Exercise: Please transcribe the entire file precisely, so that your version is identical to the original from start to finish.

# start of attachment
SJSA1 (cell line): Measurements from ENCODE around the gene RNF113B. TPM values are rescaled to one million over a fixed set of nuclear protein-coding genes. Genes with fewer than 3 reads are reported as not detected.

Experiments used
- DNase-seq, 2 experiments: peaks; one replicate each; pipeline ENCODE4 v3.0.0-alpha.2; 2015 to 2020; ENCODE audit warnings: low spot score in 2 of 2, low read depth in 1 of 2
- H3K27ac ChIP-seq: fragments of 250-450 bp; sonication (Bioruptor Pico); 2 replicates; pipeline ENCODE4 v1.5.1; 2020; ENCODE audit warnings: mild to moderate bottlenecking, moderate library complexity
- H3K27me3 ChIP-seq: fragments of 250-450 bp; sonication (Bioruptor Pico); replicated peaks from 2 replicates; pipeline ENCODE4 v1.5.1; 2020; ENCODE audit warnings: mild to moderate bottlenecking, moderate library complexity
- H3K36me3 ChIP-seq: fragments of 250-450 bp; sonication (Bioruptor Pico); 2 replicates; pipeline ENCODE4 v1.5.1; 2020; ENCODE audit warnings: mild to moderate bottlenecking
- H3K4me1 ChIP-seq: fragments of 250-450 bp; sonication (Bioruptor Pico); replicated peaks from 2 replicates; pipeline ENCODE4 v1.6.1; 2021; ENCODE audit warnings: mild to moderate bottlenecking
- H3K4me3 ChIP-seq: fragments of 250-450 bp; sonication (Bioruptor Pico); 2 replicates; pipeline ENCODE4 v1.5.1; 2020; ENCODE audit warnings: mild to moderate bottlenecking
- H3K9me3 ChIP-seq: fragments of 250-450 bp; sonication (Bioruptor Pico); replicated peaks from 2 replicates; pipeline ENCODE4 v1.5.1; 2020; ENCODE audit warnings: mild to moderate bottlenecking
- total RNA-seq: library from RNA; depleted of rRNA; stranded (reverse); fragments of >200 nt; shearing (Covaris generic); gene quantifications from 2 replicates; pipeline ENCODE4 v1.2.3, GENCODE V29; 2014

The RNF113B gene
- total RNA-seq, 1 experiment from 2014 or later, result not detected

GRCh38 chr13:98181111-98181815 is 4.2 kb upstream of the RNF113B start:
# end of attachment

SJSA1 (cell line): Measurements from ENCODE around the gene RNF113B. TPM values are rescaled to one million over a fixed set of nuclear protein-coding genes. Genes with fewer than 3 reads are reported as not detected.

Experiments used
- DNase-seq, 2 experiments: peaks; one replicate each; pipeline ENCODE4 v3.0.0-alpha.2; 2015 to 2020; ENCODE audit warnings: low spot score in 2 of 2, low read depth in 1 of 2
- H3K27ac ChIP-seq: fragments of 250-450 bp; sonication (Bioruptor Pico); 2 replicates; pipeline ENCODE4 v1.5.1; 2020; ENCODE audit warnings: mild to moderate bottlenecking, moderate library complexity
- H3K27me3 ChIP-seq: fragments of 250-450 bp; sonication (Bioruptor Pico); replicated peaks from 2 replicates; pipeline ENCODE4 v1.5.1; 2020; ENCODE audit warnings: mild to moderate bottlenecking, moderate library complexity
- H3K36me3 ChIP-seq: fragments of 250-450 bp; sonication (Bioruptor Pico); 2 replicates; pipeline ENCODE4 v1.5.1; 2020; ENCODE audit warnings: mild to moderate bottlenecking
- H3K4me1 ChIP-seq: fragments of 250-450 bp; sonication (Bioruptor Pico); replicated peaks from 2 replicates; pipeline ENCODE4 v1.6.1; 2021; ENCODE audit warnings: mild to moderate bottlenecking
- H3K4me3 ChIP-seq: fragments of 250-450 bp; sonication (Bioruptor Pico); 2 replicates; pipeline ENCODE4 v1.5.1; 2020; ENCODE audit warnings: mild to moderate bottlenecking
- H3K9me3 ChIP-seq: fragments of 250-450 bp; sonication (Bioruptor Pico); replicated peaks from 2 replicates; pipeline ENCODE4 v1.5.1; 2020; ENCODE audit warnings: mild to moderate bottlenecking
- total RNA-seq: library from RNA; depleted of rRNA; stranded (reverse); fragments of >200 nt; shearing (Covaris generic); gene quantifications from 2 replicates; pipeline ENCODE4 v1.2.3, GENCODE V29; 2014

The RNF113B gene
- total RNA-seq, 1 experiment from 2014 or later, result not detected

GRCh38 chr13:98181111-98181815 is 4.2 kb upstream of the RNF113B start: